Historic documents detailing life in Aberdeen as far back as the 14th century have helped to unlock more than £800,000 for north-east researchers.
The Aberdeen Burgh Registers contain files from 1398 to 1511 and are the oldest and most complete records of any Scottish settlement.
Housed securely in the Town House and Old Aberdeen House, the eight volumes of information offer an insight into what life in the area was like in centuries gone by.
While the documents are available to the public in dedicated search rooms, they are also available online after teams painstakingly transcribed the 1.5 million words they contain.
The tomes, written in Latin and Old Scots, were recognised by Unesco in 2013 as some of the country’s most treasured documents.
And they have been listed in a new report by the UK National Commission, which found that achieving this status has unlocked millions of pounds in potential funding for organisations across the country.
Since it was recognised by the body in 2013, more than £800,000 has been made available to researchers using the Aberdeen Burgh Registers to delve into the area’s past.
City archivist Phil Astley said: “Recognition of the Aberdeen Burgh Registers by Unesco in 2013 has been a huge boost for the archive service, not only raising our profile regionally and nationally but, in partnership with Aberdeen University, it has enabled us to unlock over £800,000 of research funding during this period.”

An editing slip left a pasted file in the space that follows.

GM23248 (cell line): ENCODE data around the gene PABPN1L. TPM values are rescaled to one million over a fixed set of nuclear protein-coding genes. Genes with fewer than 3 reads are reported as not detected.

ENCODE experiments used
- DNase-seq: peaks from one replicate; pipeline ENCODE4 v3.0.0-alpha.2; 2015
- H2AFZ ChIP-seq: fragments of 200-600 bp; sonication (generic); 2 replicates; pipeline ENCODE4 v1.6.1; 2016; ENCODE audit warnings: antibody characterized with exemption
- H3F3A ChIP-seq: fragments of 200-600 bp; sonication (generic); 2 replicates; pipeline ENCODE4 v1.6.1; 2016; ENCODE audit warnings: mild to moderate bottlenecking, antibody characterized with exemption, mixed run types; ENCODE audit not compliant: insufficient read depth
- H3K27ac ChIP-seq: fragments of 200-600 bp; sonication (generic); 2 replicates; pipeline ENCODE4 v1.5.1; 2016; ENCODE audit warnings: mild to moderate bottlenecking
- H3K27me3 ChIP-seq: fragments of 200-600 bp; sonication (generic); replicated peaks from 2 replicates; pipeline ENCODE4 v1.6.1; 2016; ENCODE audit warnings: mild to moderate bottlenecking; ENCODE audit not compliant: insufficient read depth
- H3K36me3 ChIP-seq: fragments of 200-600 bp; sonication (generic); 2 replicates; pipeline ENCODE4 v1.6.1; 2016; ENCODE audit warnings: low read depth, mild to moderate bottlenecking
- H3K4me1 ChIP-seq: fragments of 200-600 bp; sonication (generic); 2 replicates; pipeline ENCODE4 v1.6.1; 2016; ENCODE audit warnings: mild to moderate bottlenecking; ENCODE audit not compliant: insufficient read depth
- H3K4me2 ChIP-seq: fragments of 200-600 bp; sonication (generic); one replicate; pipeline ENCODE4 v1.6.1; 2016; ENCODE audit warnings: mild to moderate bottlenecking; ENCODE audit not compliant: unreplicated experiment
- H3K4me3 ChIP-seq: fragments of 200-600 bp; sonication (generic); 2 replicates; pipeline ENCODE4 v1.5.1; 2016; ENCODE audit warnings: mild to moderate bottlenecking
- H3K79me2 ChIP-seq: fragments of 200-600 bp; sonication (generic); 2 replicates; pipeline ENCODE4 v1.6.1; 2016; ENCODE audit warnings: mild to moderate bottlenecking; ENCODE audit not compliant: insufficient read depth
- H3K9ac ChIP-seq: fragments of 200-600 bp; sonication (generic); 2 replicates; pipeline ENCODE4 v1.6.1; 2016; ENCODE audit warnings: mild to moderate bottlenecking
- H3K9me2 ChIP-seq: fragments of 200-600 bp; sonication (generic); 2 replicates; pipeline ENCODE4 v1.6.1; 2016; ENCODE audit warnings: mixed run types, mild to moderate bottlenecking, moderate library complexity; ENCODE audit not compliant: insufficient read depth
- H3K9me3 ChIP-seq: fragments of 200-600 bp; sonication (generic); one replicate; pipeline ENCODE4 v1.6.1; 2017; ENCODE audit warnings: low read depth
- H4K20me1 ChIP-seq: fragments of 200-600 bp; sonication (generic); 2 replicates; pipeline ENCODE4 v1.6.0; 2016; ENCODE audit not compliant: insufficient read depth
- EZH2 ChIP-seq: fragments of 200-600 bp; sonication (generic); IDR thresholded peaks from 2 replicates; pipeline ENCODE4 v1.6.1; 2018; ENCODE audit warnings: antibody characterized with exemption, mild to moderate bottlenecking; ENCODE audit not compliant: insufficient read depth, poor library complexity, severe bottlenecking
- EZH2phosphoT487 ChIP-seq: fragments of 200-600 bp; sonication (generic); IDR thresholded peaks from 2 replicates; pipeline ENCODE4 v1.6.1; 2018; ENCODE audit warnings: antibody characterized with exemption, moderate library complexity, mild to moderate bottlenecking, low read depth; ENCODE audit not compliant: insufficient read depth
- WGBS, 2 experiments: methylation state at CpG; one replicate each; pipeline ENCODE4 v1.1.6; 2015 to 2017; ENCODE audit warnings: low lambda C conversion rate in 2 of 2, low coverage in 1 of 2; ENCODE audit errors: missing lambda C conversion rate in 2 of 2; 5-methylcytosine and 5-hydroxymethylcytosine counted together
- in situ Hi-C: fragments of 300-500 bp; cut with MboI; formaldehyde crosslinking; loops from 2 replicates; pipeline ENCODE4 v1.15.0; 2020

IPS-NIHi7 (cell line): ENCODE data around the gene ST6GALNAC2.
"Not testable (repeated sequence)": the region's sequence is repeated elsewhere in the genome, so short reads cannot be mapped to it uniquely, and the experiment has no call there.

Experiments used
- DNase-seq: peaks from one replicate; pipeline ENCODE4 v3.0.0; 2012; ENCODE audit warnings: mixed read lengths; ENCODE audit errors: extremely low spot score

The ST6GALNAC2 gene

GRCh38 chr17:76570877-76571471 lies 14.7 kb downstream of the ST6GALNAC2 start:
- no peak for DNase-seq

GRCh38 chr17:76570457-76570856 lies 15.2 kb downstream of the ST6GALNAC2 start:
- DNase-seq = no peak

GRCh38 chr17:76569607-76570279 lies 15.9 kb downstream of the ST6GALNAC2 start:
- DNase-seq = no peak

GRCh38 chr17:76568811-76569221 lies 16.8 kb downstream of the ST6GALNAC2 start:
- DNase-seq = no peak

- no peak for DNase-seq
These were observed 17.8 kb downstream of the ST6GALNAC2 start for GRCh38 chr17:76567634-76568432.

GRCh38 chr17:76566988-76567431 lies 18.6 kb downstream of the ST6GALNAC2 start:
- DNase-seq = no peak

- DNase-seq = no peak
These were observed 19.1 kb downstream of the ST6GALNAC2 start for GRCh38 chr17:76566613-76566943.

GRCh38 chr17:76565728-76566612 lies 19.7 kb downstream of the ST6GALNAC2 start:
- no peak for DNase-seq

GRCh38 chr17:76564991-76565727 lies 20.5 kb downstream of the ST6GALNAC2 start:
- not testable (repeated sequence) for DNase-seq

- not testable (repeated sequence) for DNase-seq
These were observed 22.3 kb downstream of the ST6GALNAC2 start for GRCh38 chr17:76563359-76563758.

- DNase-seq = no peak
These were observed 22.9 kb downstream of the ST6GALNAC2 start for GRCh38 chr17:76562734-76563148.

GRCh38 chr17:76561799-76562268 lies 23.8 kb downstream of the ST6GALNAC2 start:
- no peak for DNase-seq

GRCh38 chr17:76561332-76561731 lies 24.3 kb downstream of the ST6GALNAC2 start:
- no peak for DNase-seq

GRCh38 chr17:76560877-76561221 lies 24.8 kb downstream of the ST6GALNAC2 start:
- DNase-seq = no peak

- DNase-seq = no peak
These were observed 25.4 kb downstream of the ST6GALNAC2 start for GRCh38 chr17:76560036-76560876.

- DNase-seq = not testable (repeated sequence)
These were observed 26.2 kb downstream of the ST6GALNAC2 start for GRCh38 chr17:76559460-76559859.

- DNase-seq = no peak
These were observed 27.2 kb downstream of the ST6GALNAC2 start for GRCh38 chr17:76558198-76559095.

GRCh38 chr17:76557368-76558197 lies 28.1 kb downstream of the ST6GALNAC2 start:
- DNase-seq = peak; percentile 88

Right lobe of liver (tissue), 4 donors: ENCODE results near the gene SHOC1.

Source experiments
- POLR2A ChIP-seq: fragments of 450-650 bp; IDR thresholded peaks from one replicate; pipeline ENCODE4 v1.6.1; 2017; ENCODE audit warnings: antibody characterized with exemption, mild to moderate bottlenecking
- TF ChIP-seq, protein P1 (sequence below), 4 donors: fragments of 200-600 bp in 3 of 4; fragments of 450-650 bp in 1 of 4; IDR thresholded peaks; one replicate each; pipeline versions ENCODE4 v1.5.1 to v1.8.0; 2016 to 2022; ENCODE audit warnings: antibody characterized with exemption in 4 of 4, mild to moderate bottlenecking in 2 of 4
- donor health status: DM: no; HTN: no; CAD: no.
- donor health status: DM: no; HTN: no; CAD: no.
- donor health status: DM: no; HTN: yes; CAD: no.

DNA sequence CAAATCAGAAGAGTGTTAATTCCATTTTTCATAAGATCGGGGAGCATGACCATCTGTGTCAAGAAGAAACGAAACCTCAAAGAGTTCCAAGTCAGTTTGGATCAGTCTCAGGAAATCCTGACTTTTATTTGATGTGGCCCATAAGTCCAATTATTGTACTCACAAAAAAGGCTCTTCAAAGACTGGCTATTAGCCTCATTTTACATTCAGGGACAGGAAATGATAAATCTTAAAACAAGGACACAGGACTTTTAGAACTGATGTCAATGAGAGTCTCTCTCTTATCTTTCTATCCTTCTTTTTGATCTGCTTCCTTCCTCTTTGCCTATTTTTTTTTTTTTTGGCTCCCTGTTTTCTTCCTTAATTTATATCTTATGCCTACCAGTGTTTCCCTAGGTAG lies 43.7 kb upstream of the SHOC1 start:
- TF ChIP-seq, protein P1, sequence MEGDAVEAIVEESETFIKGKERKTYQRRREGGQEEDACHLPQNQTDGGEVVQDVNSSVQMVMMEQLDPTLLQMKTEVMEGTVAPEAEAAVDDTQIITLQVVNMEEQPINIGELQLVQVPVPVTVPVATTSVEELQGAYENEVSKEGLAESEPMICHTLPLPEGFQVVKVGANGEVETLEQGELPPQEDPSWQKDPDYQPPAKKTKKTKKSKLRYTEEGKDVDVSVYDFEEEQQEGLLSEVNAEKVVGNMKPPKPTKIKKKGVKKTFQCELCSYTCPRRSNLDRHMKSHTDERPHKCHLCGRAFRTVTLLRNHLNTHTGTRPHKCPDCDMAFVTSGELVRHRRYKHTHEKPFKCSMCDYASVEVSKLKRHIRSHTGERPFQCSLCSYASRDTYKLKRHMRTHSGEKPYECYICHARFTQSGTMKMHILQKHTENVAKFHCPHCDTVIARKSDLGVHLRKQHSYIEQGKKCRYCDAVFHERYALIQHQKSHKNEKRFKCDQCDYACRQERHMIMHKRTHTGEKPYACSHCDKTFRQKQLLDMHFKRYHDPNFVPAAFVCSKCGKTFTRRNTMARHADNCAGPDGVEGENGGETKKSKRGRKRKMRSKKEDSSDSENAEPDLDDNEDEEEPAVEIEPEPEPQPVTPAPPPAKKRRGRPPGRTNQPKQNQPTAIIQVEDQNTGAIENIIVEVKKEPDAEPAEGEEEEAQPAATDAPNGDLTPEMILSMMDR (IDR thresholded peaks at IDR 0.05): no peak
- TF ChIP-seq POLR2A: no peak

Marie Boulton, the city council’s culture spokeswoman, said: “The report highlights the social, cultural and economic benefits of Unesco destinations in the UK.
“We are very fortunate to be one such destination thanks to Aberdeen’s Burgh Records, which are the most complete in Scotland and go back as far as the 14th century and run to more words than the complete works of Shakespeare.
“The Burgh Records provide a fascinating insight into times past to reveal the social, economic and cultural matters throughout the centuries.”
Colin McInnes, chairman of the UK National Commission for Unesco said: “This report marks the 75th anniversary of Unesco’s founding in the UK.
“The UK co-founded the organisation to help build the structures to create a better world after the carnage of the Second World War. Seventy-five years later we find ourselves again in crisis.
“This report highlights the economic and social value of Unesco projects to communities across the UK, and which will need significant investment as the economy recovers.”